Ah, the Fall – that beautiful time of year when the weather gets cold enough for jeans and a sweater, leaves begin to turn a palette of brilliant colors, and suddenly, we are racked with work, responsibility and an ever growing to-do list. Enter STRESS, that evil creature who creeps up on you like an animal of prey, paws and claws ready to squeeze you tight until your eyes are bulging. Suddenly, without warning, your short fuse has burned out and you’re snapping at the helpless Starbucks barista for taking too damn long with your half-caf pumpkin soy latte.
Stress is totally normal, we all experience it in every day life. The problem with stress is when it becomes chronic. Our bodies naturally respond to stress with a “fight or flight” response – adrenal glands release hormones like cortisol, adrenaline and corticosterone which give us an energy boost and strength to fight or flee. This makes sense when you are staring down a black bear, not so much when your boss is enforcing a nearly impossible deadline. When chronic stress is present, so are the stress hormones, wrecking havoc on digestion – increasing appetite and weight gain, nervous system – causing anxiety and depression, and immune system – leading to sickness, autoimmune diseases, and even cancer.
So, how do you take a time-out and manage your stress when there is no time to take? Here are a few suggestions to help you cope that take no time at all.
1. Take a deep breath. In fact, take 3.
Behold, the power of oxygen. When we get stressed, our breath gets shallow and our heart rate increases. The simple act of breathing deeply is like hitting the reset button on our psyches. Wherever you are, when you feel that tight grip of stress come on, close your eyes and take three deep breaths. Breath in through your nose, fill your lungs completely, and slowly exhale. Repeat two more times and slowly open your eyes. You’ll feel much better and it only takes 20 seconds.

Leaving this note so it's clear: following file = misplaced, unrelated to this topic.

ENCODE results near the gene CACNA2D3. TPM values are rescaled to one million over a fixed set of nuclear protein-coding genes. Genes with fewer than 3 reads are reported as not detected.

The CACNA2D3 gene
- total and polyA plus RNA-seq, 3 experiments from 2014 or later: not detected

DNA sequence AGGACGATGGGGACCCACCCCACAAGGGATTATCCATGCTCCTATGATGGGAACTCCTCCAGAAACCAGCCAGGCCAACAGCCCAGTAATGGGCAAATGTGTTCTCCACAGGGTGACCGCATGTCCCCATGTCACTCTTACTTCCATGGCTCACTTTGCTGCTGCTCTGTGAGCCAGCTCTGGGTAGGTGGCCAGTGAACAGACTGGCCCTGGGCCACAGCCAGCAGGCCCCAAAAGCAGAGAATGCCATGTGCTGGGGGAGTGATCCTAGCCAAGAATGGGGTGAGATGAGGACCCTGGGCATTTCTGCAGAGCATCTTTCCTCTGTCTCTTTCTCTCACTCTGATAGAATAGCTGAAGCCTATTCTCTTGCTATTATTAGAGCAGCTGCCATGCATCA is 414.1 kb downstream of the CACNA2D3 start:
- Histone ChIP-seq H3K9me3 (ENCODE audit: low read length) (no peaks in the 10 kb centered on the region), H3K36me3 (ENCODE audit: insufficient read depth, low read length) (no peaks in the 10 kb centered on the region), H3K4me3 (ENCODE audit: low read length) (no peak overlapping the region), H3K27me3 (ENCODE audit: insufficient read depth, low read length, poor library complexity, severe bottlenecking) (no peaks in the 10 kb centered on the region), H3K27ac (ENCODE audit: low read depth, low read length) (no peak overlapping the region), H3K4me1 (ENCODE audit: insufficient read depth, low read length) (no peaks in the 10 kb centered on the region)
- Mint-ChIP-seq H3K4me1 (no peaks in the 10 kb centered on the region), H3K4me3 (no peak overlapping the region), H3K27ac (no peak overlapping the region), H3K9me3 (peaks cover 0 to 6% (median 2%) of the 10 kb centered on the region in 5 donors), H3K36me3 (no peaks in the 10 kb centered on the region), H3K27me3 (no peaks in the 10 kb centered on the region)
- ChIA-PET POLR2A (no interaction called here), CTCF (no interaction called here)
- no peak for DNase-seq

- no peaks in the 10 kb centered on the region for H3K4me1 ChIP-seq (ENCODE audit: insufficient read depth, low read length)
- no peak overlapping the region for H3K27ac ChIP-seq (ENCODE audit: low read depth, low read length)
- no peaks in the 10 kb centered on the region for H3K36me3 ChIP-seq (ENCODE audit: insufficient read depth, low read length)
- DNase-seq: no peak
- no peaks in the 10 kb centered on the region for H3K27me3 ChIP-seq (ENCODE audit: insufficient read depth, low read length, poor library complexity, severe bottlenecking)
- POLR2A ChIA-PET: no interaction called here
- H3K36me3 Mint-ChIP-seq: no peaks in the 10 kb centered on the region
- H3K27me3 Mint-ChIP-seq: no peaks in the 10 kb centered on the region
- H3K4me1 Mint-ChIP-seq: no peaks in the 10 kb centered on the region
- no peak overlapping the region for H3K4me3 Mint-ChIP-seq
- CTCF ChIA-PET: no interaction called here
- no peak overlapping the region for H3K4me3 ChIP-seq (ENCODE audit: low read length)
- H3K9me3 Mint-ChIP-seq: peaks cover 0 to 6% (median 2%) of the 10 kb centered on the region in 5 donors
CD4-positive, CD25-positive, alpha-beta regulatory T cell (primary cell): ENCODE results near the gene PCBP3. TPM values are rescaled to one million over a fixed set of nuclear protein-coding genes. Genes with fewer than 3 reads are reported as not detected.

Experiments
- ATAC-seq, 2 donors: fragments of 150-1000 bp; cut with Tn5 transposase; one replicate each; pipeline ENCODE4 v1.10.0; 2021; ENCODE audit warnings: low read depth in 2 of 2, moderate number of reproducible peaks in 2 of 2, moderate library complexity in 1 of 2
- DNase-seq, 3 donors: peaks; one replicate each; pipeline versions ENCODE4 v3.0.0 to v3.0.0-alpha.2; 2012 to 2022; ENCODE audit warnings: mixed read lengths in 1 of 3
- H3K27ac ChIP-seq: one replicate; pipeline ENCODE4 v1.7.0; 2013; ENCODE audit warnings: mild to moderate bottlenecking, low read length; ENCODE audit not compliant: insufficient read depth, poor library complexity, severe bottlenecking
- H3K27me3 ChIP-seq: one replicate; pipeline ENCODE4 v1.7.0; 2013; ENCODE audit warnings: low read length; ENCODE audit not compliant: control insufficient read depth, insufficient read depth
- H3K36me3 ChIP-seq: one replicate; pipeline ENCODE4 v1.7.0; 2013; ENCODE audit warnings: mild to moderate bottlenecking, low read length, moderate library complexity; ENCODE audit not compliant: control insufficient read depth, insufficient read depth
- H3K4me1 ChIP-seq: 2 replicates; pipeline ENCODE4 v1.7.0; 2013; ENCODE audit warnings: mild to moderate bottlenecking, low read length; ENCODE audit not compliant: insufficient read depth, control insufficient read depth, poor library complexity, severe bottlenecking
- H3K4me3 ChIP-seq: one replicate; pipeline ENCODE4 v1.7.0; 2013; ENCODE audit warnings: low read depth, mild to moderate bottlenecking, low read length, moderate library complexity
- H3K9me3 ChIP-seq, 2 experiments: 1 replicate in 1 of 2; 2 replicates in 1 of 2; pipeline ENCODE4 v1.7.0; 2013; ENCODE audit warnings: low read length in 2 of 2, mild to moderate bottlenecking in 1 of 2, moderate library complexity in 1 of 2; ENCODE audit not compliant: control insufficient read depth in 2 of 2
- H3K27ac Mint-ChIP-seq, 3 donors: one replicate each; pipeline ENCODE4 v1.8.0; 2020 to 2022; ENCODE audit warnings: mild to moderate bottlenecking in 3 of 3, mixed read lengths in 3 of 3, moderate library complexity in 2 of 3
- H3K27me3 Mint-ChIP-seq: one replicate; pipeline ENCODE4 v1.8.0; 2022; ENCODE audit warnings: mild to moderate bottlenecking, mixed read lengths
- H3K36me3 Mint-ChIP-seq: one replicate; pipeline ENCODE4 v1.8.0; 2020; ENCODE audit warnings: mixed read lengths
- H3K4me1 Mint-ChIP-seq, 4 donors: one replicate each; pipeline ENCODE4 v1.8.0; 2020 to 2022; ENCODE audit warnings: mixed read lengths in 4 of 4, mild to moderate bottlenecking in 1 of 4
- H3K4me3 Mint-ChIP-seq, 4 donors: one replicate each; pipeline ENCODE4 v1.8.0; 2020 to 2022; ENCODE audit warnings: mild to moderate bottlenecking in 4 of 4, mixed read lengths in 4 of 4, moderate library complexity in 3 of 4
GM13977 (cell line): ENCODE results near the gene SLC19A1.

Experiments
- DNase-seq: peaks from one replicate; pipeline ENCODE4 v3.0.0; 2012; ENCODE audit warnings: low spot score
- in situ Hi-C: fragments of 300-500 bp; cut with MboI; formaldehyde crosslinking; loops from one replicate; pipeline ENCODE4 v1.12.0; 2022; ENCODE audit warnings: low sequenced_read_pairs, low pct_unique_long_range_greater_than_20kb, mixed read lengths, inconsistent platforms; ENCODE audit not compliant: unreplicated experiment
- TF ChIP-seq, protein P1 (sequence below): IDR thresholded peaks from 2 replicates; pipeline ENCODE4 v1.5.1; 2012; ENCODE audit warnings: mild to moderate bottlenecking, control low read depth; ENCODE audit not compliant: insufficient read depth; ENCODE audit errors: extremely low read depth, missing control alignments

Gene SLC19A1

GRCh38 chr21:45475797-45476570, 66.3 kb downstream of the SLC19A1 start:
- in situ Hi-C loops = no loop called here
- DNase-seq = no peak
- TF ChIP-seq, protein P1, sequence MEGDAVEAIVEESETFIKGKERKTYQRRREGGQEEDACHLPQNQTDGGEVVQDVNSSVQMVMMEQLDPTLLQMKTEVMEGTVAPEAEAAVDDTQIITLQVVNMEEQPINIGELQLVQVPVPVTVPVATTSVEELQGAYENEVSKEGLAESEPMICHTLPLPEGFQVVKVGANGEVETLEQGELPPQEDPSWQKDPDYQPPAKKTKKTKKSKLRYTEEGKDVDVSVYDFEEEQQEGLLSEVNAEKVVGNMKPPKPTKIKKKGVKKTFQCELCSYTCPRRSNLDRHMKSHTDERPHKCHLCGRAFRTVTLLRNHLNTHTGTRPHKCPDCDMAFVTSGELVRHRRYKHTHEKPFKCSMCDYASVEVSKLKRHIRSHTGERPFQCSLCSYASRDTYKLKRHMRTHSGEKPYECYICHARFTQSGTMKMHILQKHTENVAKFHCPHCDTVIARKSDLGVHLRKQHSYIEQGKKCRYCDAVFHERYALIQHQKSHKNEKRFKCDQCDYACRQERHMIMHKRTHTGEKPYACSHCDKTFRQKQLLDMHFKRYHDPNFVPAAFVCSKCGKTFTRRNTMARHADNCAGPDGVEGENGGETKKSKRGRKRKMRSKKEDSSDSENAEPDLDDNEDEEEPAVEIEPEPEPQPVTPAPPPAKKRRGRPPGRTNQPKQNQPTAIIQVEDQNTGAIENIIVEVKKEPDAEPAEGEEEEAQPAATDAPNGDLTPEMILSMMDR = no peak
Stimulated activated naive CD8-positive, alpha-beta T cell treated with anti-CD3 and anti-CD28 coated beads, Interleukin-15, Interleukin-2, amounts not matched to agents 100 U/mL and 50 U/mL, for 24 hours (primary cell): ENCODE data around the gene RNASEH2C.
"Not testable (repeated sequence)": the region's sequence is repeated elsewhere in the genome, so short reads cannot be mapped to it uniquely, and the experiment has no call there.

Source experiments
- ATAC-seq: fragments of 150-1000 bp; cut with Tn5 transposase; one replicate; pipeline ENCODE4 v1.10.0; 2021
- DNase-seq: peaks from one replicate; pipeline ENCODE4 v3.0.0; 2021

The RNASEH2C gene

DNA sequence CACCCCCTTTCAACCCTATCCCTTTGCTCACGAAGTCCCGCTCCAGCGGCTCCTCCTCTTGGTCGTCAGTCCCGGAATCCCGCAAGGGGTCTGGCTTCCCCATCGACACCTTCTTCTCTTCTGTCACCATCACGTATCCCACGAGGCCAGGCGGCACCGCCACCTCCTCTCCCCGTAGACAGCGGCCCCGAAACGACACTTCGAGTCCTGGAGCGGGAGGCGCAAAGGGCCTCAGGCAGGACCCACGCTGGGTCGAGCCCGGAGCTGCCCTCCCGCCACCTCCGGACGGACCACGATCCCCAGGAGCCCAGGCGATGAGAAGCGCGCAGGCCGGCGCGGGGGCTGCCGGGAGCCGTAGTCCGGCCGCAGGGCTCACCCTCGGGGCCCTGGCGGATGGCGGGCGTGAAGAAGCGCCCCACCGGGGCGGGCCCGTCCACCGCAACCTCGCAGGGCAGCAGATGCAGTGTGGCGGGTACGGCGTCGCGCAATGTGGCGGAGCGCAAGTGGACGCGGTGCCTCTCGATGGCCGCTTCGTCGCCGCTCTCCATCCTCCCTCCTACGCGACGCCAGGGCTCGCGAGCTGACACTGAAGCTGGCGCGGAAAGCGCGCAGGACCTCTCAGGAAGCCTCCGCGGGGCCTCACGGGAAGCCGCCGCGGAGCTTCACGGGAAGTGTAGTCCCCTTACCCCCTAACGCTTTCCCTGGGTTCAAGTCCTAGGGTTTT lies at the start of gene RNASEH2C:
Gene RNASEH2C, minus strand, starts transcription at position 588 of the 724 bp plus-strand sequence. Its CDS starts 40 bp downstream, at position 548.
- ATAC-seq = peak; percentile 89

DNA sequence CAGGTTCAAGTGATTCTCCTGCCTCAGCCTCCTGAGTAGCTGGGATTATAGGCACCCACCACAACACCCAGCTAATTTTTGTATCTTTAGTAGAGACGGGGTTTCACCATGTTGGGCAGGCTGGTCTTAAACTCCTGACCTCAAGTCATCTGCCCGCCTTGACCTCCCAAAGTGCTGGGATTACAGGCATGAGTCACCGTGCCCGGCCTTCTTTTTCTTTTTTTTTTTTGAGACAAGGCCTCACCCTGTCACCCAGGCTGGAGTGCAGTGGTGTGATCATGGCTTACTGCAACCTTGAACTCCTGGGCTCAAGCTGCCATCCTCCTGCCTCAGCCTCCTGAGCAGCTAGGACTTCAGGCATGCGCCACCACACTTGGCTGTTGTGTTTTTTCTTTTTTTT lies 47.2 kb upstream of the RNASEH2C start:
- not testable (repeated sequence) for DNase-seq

2. Try adding an anti-stress supplement to your daily vitamin routine.
Adaptogens are herbal supplements used for centuries in Chinese, Tibetan, Ayurvedic and Native American medicine to improve adrenal health. Used regularly, they help reduce anxiety and fight fatigue by regulating cortisol levels and enabling the body to utilize oxygen more efficiently. Panax Ginseng, also referred to as Asian Ginseng, will give you an energy boost and is best used for occasional bouts of stress, while Holy Basil, is best used to combat the effects of accumulated stress over a long period of time. Rhodiola Rosea is the best for regulating cortisol levels – lowering them when they are too high and increasing them when they are too low. It’s a super herb that promotes heart health, brain function and fights depression and fatigue.
3. Go to your happy place.
Remember the time when you were carelessly happy, freely yourself, and full of love? Yeah, go to that place. Close your eyes and try to recall any and all details – time of day, temperature, who was there, what you did. See yourself surrounded by people you love and who love you. Don’t have a happy place? Damn, that super sucks – get outside immediately and lay on your back in the sun! Or, start counting your blessings. Literally. Focus your attention for a minute on what you are most grateful for – your health, your family, your friends, your home, your full head of hair – big and small, make a mental gratitude list.
Ask for help. If there is simply too much to do in a day, call on a friend or family member for help. Ask another parent to pick up the kids, teach the kids to put their dishes into the dishwasher, hire a housekeeper, get take-out, whatever it takes. If there are pressing tasks that you simply don’t have time for, find a solution and get someone to pitch in wherever they can. In my experience, people are happy to help if you ask them. Just make sure to return the favor when you come up for air.
5. Skip the small stuff
Some things just don’t need to be done when you are under pressure – you taking care of yourself or clearing your plate to make more time for self-care is more important than making sure the beds are all made and the dust has been whipped into submission. Make a list, if there is something that is not urgently pressing, skip it.
Finally, don’t let stress and to-dos prevent you from enjoying the bounty of the fall season – the farmer’s markets are exploding with produce, apple cider and pumpkins abound, and the weather just begs for a stroll through the park. Find time whenever and wherever you can. The best cure for stress is to get out in nature, breathe in deep, and let it all go.
And if you do find yourself getting sick this season, check out my post on staying healthy during the fall.